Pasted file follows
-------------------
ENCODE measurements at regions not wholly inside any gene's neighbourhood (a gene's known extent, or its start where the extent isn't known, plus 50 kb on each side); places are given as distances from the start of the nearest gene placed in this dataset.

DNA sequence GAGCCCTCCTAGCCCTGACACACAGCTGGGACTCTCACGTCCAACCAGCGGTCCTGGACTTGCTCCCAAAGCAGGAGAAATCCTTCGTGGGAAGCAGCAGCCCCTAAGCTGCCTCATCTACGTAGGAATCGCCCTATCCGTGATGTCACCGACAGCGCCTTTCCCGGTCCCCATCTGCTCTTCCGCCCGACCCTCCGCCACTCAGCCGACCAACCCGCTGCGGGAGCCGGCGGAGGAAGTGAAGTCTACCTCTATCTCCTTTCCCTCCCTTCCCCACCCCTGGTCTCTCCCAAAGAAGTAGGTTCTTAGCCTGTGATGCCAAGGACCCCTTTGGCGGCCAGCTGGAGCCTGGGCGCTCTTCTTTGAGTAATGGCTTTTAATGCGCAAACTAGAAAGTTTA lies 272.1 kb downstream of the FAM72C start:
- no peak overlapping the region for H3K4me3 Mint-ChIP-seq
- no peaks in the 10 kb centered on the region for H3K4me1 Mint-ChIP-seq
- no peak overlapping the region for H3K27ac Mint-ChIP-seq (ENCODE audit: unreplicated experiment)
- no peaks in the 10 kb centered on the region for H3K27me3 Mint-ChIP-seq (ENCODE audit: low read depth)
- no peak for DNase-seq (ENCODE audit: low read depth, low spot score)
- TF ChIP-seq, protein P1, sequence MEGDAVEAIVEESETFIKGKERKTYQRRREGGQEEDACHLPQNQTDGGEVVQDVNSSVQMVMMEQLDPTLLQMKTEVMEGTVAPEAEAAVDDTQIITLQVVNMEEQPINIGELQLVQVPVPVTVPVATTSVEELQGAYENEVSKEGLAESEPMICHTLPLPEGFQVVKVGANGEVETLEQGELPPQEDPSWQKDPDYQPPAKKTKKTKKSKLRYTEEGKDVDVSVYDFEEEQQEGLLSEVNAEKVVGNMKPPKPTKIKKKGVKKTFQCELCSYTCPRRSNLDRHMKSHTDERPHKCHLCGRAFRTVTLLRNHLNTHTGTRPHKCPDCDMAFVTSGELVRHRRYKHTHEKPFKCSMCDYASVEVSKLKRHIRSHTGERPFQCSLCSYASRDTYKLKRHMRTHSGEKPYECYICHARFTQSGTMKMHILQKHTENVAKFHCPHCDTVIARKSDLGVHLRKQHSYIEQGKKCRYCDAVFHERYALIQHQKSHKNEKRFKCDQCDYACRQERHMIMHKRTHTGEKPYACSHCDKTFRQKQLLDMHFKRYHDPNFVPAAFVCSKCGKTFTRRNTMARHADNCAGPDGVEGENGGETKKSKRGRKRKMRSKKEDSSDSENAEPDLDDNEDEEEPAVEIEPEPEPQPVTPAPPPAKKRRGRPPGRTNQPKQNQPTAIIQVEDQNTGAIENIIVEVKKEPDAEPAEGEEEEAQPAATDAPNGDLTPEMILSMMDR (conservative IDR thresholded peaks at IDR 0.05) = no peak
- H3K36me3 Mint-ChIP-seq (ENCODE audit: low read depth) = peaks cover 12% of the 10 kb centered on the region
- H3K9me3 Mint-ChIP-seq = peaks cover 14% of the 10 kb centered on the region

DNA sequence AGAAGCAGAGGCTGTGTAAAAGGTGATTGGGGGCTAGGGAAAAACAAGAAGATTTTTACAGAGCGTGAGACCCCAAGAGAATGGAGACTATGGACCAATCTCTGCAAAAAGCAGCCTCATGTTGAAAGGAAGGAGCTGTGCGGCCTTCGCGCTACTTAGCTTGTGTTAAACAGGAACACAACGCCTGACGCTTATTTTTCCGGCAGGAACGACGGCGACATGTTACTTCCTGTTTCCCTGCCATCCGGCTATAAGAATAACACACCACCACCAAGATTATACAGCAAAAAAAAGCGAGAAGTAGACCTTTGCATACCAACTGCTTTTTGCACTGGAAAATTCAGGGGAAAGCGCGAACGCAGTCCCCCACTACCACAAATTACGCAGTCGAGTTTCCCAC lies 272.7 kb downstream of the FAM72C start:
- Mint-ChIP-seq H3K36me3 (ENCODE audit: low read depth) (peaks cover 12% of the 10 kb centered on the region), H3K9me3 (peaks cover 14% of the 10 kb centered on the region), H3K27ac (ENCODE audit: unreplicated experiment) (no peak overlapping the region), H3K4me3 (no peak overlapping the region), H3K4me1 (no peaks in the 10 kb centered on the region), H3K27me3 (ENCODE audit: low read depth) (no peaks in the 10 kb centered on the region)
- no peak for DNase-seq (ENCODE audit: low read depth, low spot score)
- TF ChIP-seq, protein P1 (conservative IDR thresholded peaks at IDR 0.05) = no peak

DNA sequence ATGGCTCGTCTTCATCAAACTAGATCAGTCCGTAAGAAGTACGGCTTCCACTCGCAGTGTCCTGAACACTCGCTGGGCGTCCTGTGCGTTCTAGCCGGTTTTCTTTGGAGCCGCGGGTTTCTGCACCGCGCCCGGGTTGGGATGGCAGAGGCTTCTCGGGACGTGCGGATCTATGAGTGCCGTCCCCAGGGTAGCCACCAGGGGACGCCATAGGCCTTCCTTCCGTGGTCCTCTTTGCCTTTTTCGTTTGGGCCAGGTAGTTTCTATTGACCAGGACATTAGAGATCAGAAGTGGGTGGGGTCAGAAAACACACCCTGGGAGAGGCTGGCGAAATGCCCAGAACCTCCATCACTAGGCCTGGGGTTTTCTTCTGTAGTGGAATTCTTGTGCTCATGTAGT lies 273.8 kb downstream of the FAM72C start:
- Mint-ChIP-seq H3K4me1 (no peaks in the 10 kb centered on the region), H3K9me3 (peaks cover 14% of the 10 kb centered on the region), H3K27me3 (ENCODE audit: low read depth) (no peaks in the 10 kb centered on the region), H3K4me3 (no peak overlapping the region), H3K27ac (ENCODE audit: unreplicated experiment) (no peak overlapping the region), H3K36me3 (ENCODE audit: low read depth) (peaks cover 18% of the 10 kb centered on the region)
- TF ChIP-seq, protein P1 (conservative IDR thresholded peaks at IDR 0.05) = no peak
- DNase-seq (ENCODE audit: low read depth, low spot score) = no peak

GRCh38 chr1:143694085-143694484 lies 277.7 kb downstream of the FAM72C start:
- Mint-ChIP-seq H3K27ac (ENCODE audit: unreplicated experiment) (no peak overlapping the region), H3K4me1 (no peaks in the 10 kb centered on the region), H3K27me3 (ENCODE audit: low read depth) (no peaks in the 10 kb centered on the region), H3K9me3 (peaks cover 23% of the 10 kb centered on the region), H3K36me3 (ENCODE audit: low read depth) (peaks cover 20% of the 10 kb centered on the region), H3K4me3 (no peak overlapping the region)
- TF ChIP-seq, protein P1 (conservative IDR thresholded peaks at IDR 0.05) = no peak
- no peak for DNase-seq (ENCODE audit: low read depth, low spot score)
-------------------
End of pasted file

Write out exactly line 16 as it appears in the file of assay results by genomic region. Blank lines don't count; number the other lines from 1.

- Mint-ChIP-seq H3K4me1 (no peaks in the 10 kb centered on the region), H3K9me3 (peaks cover 14% of the 10 kb centered on the region), H3K27me3 (ENCODE audit: low read depth) (no peaks in the 10 kb centered on the region), H3K4me3 (no peak overlapping the region), H3K27ac (ENCODE audit: unreplicated experiment) (no peak overlapping the region), H3K36me3 (ENCODE audit: low read depth) (peaks cover 18% of the 10 kb centered on the region)